Research: In-Home Telerehabilitation for Post-Knee Arthroplasty – A Pilot Study

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Abstract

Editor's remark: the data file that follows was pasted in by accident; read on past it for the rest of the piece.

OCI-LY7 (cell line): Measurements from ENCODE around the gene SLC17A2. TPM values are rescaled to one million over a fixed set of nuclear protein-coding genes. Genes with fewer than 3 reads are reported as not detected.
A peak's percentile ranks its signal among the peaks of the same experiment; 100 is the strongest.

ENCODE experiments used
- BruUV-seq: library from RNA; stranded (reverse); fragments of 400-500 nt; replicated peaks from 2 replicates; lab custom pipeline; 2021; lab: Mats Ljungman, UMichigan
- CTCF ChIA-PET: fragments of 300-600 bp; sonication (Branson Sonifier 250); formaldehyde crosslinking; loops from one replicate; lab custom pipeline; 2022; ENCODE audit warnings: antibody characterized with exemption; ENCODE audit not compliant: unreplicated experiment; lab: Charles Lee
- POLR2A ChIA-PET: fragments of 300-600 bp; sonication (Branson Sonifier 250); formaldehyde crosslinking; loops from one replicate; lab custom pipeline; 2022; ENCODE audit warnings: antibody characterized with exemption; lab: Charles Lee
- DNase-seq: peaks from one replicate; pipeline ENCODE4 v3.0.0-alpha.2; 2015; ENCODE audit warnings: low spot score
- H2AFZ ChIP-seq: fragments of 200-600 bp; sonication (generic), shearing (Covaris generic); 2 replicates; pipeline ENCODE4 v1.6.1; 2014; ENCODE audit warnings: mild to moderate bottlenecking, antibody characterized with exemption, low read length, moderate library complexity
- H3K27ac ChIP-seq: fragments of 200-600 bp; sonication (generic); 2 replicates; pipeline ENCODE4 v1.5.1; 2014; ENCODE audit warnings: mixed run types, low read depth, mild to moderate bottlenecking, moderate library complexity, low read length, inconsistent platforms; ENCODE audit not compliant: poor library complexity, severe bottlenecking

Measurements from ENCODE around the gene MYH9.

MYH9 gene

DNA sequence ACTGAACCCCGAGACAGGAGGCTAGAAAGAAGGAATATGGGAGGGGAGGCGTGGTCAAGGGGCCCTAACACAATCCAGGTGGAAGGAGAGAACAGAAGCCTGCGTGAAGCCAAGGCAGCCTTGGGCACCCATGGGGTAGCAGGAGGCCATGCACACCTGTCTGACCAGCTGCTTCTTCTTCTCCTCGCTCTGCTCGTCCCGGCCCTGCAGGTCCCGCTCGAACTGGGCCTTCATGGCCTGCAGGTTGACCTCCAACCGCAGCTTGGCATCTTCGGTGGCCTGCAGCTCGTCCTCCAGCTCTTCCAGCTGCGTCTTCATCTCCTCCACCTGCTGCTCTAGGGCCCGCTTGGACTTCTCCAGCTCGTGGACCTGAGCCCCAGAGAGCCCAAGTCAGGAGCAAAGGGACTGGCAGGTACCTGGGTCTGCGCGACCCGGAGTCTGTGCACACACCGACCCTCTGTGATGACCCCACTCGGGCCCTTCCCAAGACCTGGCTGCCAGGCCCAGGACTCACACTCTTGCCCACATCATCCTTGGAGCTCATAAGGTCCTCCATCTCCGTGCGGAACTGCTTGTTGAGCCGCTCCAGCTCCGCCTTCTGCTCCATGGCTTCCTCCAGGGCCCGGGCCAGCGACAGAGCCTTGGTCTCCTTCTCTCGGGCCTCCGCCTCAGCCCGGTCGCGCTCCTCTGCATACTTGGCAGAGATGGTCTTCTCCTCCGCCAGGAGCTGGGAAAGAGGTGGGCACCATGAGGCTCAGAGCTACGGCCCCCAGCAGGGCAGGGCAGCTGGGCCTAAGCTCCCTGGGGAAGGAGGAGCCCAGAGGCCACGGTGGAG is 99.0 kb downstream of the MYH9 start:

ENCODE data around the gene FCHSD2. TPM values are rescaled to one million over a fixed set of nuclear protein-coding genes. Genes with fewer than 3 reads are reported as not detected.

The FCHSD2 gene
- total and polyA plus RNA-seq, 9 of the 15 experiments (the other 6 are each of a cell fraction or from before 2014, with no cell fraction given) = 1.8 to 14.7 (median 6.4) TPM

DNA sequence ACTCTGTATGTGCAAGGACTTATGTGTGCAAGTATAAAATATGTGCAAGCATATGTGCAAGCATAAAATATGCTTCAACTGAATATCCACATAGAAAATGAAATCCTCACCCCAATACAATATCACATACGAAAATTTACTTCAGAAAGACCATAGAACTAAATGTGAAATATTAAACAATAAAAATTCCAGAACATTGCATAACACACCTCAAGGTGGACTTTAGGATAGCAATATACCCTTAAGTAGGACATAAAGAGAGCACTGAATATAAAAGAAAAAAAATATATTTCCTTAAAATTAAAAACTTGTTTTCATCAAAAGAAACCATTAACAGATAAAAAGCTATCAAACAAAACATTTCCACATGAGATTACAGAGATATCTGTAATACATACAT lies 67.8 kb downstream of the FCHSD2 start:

The purpose of this study was to investigate the efficacy of in-home telerehabilitation as an alternative to conventional rehabilitation services following knee arthroplasty. Five community-living elders who had knee arthroplasty were recruited prior to discharge from an acute care hospital. A pre/post-test design without a control group was used for this pilot study. Telerehabilitation sessions (16) were conducted by two trained physiotherapists from a service center to the patient’s home using H264 videoconference CODECs (Tandberg 550 MXP) connected at 512 Kb\s. Disability (range of motion, balance and lower body strength) and function (locomotor performance in walking and functional autonomy) were measured in face-to-face evaluations prior to and at the end of the treatments by a neutral evaluator. The satisfaction of the health care professional and patient was measured by questionnaire. Results are as follows. One participant was lost during follow-up. Clinical outcomes improved for all subjects and improvements were sustained two months post-discharge from in-home telerehabilitation. The satisfaction of the participants with in-home telerehabilitation services was very high. The satisfaction of the health care professionals with the technology and the communication experience during the therapy sessions was similar or slightly lower. In conclusion, telerehabilitation for post-knee arthroplasty is a realistic alternative for dispensing rehabilitation services for patients discharged from an acute care hospital.